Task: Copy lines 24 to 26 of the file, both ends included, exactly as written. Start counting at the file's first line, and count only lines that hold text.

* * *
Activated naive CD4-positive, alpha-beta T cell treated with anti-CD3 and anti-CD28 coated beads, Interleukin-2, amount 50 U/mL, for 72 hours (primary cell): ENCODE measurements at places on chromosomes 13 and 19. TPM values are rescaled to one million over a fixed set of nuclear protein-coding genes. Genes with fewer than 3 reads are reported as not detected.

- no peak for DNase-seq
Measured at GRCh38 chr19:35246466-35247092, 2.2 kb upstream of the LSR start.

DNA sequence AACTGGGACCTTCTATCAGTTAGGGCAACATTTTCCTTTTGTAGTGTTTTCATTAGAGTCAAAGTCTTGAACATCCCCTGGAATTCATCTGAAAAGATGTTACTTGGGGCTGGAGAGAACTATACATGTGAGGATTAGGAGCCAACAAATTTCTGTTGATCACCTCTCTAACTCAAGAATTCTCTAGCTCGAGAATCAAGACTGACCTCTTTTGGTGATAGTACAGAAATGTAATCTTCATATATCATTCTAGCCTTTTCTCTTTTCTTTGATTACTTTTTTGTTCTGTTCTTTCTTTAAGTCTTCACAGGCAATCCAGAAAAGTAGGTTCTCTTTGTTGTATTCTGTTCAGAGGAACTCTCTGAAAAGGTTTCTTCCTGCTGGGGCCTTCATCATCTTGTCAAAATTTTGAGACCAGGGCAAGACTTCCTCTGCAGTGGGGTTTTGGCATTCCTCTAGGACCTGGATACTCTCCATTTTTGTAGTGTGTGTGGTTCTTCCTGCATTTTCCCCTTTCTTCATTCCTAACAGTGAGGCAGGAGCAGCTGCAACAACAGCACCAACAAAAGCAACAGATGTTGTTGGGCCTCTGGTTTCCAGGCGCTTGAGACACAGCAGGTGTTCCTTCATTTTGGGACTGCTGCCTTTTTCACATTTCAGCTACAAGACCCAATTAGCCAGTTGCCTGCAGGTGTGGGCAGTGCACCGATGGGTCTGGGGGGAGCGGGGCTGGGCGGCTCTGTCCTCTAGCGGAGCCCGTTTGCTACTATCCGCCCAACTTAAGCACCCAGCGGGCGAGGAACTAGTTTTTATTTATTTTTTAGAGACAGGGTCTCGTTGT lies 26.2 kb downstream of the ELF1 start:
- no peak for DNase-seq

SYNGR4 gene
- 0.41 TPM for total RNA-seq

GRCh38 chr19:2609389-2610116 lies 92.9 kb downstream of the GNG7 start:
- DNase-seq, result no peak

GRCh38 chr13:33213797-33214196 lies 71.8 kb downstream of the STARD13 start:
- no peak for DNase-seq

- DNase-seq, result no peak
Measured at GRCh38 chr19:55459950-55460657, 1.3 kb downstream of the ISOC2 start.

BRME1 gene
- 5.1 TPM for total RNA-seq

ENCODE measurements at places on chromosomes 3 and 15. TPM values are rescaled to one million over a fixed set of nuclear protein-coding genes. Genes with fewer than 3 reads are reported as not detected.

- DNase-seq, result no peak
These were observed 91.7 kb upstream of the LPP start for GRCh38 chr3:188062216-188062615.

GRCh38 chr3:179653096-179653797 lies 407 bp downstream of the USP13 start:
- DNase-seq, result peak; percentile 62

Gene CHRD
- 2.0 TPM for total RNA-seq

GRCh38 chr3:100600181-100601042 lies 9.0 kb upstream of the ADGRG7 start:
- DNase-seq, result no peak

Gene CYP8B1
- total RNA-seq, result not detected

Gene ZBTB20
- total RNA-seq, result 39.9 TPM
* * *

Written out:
- DNase-seq, result no peak

Gene CYP8B1
- total RNA-seq, result not detected